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The beautiful town of Antequera, Spain.

Guidebooks to Andalucia tend to focus on the justifiably world-famous cities of Seville, Granada, and Cordoba. However, the historic but far less well known town of Antequera is equally worth a visit and its relative lack of fame means that its essential Andalucian charm remains undimmed by coach parties and souvenir shops.

Antequera is a medium sized, increasingly prosperous and stylish town about 38 miles inland from the coast at Malaga. As you drive down from the Montes de Malaga on your way from the airport, it is a wonderful sight as the vega (plain) of Antequera opens up before your eyes, a wide, lush, green plain sprinkled with little white farmhouses shimmering in the sunshine. This is the moment when you know you have reached the real Andalucia - an entirely different world from the coast!

Antequera has a long history - its prehistoric burial sites or 'Dolmens' testify to that. Its varied and beautiful architecture bears the mark of the many different overlords of this ancient town. The Romans called it Antikaria (meaning 'ancient') and Roman treasures can be seen in the town's museum. The town was renamed Medina Anticaria by Spain's Arab invaders, who ruled the town until 1410, when the Moorish castle that still dominates the town fell to the Christian armies of the Reconquest. Many pages could be filled with descriptions of Antequera's beautiful churches, monasteries and historic buldings and I do not propose to list them all here! The tourist office in the Plaza San Sebastian will supply all the information you need for a delightful day's sightseeing

  The initial arrival in Antequera's modern outskirts can give little idea of the beauty of this historic town. One of the first things the vistor will see is the nineteenth-century Plaza de Toros (bullring), where during the Ferias of May and August you can see the most famous bullfighters in Spain in action! Close to the Plaza de Toros is the beautiful tree-lined promenade of the Paseo Real, which finishes in a large children's playgound where the town's smaller inhabitants play on the warm summer nights. Here the locals like to meet, walk and relax in the shade of the giant trees lining the park.

  The visitor then usually turns south from the bullring up to the Infante don Fernando (named for the leader of the conquering Christian army that retook the town in 1410), the main street of the town which leads up to the the historic area. Leading off from the Infante are any number of streets with wonderful shops. This is a shopaholics paradise, where you can buy beautiful shoes, handbags, silverware and exquisite embroidered Spanish shawls. And for those who want to pusue their own Andalucian dream, this is where the estate agents are! Do not miss the covered market with its array of fresh seafood, and be sure to pick up some delicious pastries handmade by nuns from the local convents!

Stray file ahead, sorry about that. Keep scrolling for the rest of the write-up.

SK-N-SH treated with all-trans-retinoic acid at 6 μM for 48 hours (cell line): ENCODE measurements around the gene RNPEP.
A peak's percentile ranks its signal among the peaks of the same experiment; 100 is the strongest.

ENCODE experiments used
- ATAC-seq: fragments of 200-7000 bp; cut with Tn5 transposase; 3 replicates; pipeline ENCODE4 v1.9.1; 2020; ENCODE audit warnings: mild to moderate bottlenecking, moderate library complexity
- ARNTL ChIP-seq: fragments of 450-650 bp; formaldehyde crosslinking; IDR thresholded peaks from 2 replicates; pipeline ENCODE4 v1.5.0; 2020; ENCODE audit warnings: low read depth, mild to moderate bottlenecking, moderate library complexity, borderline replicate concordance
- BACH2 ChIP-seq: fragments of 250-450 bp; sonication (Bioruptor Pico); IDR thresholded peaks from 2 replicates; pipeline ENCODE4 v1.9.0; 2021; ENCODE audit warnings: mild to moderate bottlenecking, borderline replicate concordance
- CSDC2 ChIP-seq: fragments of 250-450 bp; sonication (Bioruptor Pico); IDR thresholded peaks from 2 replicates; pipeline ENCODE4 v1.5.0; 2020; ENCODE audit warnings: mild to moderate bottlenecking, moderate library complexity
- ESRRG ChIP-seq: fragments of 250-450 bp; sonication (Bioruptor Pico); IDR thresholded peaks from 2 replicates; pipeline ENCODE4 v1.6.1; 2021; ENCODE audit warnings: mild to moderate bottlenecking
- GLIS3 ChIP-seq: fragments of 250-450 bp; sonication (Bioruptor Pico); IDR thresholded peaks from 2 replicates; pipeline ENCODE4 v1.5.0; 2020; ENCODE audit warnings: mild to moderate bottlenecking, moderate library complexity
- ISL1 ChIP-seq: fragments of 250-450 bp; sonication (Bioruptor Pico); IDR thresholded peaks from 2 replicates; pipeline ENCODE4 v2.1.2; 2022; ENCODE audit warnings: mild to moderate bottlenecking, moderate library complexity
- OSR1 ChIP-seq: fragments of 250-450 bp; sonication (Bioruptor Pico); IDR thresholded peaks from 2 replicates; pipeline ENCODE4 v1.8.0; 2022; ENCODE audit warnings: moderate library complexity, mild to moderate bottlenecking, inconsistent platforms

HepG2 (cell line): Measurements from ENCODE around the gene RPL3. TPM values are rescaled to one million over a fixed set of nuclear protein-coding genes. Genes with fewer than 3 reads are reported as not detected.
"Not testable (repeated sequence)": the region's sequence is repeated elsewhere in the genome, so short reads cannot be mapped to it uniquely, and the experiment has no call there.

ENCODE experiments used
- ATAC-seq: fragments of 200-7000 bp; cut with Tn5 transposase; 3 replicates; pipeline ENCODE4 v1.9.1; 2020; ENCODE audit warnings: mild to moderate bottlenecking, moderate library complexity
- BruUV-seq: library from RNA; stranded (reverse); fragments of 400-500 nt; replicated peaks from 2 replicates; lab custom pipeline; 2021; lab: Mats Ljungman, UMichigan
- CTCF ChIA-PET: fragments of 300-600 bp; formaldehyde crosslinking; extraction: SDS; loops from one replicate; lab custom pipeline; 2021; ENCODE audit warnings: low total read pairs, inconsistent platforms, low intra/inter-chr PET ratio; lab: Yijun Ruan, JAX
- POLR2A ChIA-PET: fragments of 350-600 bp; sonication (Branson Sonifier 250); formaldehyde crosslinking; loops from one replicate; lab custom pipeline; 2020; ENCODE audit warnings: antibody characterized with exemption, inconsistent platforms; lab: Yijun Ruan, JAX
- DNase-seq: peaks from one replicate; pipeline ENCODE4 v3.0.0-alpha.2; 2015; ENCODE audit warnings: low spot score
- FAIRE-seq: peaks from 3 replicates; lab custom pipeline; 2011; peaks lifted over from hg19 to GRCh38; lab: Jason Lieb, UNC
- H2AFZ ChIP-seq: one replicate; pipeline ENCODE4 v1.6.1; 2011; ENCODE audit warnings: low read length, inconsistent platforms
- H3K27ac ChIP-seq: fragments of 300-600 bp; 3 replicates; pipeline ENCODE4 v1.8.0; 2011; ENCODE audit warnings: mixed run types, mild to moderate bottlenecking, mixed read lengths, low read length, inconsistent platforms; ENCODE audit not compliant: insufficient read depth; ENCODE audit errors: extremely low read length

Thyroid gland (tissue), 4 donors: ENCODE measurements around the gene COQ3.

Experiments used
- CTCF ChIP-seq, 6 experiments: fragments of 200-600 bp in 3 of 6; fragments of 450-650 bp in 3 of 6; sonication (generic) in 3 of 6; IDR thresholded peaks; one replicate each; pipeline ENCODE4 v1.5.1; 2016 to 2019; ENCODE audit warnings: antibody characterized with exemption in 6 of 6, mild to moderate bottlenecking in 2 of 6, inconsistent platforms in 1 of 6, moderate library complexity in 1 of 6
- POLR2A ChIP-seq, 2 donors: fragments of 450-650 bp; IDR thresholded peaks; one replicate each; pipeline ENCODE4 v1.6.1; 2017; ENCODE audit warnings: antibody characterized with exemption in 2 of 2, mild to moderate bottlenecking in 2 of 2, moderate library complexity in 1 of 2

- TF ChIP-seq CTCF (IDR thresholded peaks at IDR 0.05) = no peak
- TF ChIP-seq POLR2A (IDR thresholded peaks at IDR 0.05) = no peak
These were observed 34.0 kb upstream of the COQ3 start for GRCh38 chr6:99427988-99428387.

The Infante brings you up the historic part of town where the original part of Antequera stretches up the hill from the Plaza de San Sebastian to the Castle. Just a short walk and you find yourself in a different world of narrow, whitewashed streets, flower-decked patios and even older churches. Climb up higher and you can see right over the red roofs and belltowers to the rolling Andalucian countryside beyond. And don't forget while walking to stop every now and then for  a cool drink or a tapa. See our article on a Tapas Tour of Antequerafor more details! Wherever you walk there is anorther beautiful old building or ancient church and always the smell of something delicious cooking as you pass the bars!

  Being a genuine Spanish town and not tourist trap, Antequera is wonderful to visit at any time of year. You may wish to celebrate Christmas as the Spanish do, or enjoy a relaxing Spring break, or to see the deeply moving processions of Holy Week. The people are friendly and welcoming, and justifiably proud of their beautiful town. For those with stamina we recommend a visit to the Feria at the end of August. Casetas (temporary bars serving a variety of food and drink spring up all over the town and the day is spent meeting friends and sampling the offerings of several different casetas. After an exhausting day eating and drinking ( in very high temperatures!) the hardy inhabitants dress up for the Fiesta and venture out for the night (all night!). Even young children come along to enjoy the rides at the giant funfair.

In conclusion, do not miss out on a visit to Antequera if you spend your holiday at Casa La Sierrecilla. It is a chance to see the very best of Andalucian life and culture, and we guarantee that your first visit will certainly not to be your last!

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